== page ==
In audio of Kennedy's housing court testimony obtained by NBC10 Boston, the veteran officer told a judge he was pursuing taxpayer-funded rental assistance meant for people who make a fraction of his salary.
"All of that information and evidence is going to be in question," McGhee said. "Credible testimony is everything. So if that's been compromised out on the street, how could a judge or jury really examine your testimony as one of credibility?"
McGhee also expressed surprise the police department did not launch an internal investigation sooner.
The NBC10 Boston Investigators learned the town received a subpoena for Kennedy's payroll records tied to an eviction case last summer.
And multiple sources told us online video of Kennedy making his case to a housing court judge about a pending rental assistance application circulated around the police department.
"We are overwhelmed right now, your honor," Kennedy responded when the judge asked him in the video if he was indigent. "In one way, do I make money? Yes, I do sir. In another way, I can't pay for everything on my plate right now."
John Clifford, an attorney representing Stoneham, said town leaders immediately launched an internal investigation when it learned of the "troubling" allegations from the NBC10 Boston report.
Clifford acknowledged the subpoena for payroll records received last year, but said they aren't unusual and usually involved private civil matters like divorce or child support.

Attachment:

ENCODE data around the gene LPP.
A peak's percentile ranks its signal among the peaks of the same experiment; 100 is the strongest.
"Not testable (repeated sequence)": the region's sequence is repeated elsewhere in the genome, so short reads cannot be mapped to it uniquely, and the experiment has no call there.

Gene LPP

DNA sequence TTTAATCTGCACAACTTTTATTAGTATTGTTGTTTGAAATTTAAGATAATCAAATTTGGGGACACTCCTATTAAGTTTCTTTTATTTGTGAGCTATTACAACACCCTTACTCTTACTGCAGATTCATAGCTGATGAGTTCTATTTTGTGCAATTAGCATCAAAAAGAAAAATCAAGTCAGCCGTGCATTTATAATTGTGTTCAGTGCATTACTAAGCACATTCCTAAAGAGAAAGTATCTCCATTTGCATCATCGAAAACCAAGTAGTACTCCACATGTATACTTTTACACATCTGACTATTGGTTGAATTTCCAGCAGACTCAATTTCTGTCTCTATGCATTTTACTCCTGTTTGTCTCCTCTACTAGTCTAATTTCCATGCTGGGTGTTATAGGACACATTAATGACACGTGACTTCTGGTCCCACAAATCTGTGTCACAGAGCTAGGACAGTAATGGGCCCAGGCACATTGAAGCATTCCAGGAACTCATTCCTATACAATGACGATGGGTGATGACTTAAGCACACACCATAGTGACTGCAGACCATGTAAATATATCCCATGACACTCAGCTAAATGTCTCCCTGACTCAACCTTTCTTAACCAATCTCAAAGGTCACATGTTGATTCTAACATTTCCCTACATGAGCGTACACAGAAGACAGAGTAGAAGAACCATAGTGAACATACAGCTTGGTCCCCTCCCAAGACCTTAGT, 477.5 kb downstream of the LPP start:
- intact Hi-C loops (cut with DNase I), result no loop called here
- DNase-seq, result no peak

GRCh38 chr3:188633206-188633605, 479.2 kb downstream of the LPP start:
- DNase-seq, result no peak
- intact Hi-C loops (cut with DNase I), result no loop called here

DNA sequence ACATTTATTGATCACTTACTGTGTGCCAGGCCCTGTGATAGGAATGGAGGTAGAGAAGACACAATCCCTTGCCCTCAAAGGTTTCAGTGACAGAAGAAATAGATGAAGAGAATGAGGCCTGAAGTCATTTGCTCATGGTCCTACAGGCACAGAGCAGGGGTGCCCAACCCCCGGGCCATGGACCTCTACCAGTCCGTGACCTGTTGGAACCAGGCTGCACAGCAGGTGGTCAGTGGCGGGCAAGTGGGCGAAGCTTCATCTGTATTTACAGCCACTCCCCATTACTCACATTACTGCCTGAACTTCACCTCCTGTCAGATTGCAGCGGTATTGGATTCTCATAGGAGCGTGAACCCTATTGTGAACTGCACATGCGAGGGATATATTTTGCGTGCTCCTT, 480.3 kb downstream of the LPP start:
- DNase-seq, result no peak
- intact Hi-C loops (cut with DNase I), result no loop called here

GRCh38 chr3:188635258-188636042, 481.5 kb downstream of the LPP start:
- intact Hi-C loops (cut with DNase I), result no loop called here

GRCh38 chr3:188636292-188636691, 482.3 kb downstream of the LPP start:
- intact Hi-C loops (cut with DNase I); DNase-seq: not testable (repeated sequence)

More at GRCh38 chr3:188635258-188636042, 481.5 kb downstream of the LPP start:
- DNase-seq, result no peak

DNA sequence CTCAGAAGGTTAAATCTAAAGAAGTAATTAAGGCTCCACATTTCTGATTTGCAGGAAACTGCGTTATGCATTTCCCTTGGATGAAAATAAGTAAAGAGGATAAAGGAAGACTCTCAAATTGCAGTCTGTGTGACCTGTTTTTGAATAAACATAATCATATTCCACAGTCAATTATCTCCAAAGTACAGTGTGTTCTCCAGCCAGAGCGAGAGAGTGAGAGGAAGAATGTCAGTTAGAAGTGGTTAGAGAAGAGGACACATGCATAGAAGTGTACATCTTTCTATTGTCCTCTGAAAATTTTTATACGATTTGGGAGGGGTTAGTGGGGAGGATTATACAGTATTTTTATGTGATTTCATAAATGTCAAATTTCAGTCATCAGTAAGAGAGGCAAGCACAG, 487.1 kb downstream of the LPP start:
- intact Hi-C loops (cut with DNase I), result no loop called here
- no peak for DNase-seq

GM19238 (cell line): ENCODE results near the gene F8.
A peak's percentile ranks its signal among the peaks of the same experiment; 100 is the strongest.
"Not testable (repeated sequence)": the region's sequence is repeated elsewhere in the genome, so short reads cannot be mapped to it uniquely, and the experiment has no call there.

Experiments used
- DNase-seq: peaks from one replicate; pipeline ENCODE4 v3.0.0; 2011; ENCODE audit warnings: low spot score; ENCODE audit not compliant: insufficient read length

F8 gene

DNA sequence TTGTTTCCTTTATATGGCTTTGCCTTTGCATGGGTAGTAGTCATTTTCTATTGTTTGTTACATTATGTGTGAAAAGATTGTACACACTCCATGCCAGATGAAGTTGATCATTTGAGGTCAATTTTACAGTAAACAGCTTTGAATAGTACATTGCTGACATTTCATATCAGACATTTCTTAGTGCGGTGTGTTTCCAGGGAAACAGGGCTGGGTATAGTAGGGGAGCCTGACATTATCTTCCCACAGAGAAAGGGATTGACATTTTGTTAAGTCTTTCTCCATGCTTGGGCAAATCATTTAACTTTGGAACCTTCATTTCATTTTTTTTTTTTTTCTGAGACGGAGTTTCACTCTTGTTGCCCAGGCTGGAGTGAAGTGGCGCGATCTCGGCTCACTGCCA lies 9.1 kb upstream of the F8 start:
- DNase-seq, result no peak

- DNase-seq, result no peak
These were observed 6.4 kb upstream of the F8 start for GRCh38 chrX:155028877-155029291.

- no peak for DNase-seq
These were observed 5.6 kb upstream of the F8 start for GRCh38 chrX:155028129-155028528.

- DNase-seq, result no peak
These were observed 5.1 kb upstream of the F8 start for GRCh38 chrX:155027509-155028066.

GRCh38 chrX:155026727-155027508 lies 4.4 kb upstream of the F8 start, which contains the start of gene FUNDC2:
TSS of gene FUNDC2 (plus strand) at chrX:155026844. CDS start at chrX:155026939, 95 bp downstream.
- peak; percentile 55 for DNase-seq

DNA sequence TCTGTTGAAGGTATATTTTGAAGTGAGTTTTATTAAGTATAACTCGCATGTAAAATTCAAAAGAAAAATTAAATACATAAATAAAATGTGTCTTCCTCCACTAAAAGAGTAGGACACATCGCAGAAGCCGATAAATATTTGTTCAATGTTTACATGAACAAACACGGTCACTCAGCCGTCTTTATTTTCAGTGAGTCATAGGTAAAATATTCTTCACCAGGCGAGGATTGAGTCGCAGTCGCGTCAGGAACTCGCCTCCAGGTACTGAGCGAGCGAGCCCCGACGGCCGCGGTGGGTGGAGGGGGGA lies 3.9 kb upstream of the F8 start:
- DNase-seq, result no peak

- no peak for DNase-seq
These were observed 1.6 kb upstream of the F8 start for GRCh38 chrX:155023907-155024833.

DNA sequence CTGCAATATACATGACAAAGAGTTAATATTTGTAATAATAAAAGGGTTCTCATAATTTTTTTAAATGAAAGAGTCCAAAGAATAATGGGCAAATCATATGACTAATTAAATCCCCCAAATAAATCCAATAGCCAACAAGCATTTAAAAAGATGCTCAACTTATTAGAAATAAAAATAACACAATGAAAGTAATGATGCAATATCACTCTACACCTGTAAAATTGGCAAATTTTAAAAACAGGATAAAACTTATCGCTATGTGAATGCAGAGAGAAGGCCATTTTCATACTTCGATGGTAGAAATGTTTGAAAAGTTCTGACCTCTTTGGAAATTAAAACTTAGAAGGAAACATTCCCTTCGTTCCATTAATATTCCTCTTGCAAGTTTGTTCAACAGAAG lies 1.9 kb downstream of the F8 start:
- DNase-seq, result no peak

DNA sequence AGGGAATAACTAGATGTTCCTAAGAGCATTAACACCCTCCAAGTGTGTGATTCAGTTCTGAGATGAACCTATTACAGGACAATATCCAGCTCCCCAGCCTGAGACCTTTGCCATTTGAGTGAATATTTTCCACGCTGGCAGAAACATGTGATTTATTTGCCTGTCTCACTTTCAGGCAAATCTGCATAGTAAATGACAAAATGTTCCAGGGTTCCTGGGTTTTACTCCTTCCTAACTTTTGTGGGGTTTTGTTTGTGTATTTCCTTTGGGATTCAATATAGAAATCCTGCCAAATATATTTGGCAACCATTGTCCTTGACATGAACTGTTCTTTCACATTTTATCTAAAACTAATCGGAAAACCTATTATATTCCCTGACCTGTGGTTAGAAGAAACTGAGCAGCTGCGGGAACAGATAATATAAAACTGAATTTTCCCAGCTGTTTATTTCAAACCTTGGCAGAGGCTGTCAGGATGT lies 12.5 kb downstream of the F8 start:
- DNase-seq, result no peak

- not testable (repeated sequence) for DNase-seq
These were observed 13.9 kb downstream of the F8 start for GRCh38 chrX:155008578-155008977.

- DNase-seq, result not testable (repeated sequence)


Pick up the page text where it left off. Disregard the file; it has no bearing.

"Unless there is a clear indication that legal matters impact the employee's ability to perform his or her job, the town would not normally undertake an investigation," Clifford said. "The subpoena alone would not trigger an investigation."
Even though Kennedy is retiring from the police department and can no longer be disciplined, Clifford said the town will still produce an investigative report that will address any misconduct that was substantiated.
"The allegations involving nonpayment of rent to various landlords and the potential improper payment of rental assistance from the Commonwealth RAFT program are being referred to the Middlesex District Attorney and the Attorney General," Clifford said. "The town will fully cooperate with any investigation or criminal prosecution undertaken by those agencies."
The Goldsteins have now hired an attorney and are moving forward with eviction proceedings in housing court. They also visited the Stoneham Police Department and filed a report.
Skeptical about whether they will ever recoup the lost money, the couple wonders why taxpayers should have to fund Kennedy's pension when he owes thousands of dollars to so many people.
"I feel like I've been duped by a confidence man," Peter Goldstein said. "How many landlords have to be robbed before someone puts a stop to this?"
Ryan Kath can be reached at firstname.lastname@example.org. You can follow him on Twitter or connect on Facebook.